By Joseph D. Colby
It was called the roaring twenties. Bars were known as speakeasies. Radio sped to the inquisitive ear news of the world, Ford sold over a million Model-Ts, and a hardworking man could feed a family of six on ten dollars a day – with a nickel left over.
The year was 1926, a time that a boy of thirteen – with his three siblings, his mother, and father – would take a yearlong travel from California to America’s heartland, Missouri.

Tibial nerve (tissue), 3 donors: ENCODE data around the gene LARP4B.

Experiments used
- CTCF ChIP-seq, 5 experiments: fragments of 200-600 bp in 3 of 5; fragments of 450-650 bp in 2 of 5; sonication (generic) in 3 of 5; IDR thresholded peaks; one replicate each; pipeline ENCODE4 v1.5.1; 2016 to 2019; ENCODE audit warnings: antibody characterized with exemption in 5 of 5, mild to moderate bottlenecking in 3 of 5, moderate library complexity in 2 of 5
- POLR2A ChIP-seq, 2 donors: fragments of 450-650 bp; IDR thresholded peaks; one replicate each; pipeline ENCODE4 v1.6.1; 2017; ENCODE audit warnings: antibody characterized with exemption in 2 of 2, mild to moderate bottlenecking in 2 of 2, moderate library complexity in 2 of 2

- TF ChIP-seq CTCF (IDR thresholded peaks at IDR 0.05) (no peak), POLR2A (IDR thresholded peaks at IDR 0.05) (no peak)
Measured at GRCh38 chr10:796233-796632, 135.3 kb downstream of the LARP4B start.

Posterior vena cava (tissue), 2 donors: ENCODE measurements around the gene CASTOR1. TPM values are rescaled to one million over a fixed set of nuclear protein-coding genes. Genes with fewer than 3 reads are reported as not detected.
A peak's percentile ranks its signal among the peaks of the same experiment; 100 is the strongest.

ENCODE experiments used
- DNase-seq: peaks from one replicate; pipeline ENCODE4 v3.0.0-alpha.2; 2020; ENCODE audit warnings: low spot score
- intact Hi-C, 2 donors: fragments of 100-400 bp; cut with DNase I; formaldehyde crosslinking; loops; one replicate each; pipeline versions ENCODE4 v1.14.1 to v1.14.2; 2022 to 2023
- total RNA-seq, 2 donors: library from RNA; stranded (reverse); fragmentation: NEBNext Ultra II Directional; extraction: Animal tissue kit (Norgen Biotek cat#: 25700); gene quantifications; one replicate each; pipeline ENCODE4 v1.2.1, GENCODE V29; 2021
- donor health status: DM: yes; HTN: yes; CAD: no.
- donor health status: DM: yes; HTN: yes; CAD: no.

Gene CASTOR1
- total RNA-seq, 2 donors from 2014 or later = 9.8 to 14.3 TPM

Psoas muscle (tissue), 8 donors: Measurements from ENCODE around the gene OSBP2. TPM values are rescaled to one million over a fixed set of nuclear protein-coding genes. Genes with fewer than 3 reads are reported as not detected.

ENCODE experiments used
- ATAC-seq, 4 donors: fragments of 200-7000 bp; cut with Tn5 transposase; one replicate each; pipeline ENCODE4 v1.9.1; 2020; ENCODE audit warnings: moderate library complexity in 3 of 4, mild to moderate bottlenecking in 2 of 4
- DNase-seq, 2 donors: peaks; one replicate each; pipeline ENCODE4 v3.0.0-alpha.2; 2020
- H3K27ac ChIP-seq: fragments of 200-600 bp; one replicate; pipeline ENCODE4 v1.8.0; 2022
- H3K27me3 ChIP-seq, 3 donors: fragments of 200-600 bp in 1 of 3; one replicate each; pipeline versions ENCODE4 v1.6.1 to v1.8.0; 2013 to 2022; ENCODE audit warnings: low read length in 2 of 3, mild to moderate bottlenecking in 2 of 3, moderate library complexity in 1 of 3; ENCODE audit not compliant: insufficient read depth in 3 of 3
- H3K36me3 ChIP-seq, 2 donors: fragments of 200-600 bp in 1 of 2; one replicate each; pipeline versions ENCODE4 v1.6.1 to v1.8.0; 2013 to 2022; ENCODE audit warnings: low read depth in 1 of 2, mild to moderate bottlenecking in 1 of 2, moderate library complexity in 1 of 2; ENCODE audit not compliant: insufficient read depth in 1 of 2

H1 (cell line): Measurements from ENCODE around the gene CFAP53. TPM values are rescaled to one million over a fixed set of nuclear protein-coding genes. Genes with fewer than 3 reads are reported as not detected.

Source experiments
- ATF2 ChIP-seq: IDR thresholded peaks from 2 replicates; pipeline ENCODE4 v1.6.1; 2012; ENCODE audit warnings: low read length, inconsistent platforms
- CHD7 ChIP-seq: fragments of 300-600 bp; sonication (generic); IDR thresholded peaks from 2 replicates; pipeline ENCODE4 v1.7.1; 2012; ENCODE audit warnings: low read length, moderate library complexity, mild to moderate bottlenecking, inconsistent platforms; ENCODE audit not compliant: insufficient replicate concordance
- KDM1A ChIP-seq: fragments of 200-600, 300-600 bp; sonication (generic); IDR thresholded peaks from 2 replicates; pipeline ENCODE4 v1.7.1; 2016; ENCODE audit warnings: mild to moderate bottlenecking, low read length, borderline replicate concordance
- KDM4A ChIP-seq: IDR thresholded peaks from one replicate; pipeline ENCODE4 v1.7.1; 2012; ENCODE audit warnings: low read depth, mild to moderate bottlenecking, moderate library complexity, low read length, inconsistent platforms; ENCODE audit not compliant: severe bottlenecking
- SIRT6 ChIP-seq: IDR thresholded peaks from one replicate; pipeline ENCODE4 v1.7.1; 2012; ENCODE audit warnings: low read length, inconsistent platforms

This is but one leg of the story. You’ll experience the challenges endured by our thirteen-year-old-long before there were freeways, air conditioning, and even in places paved roads. When you’re a poor, migrant, farm-working family, you may hope for a change or better conditions, but it’s probably not coming. To complain about it only makes it worse.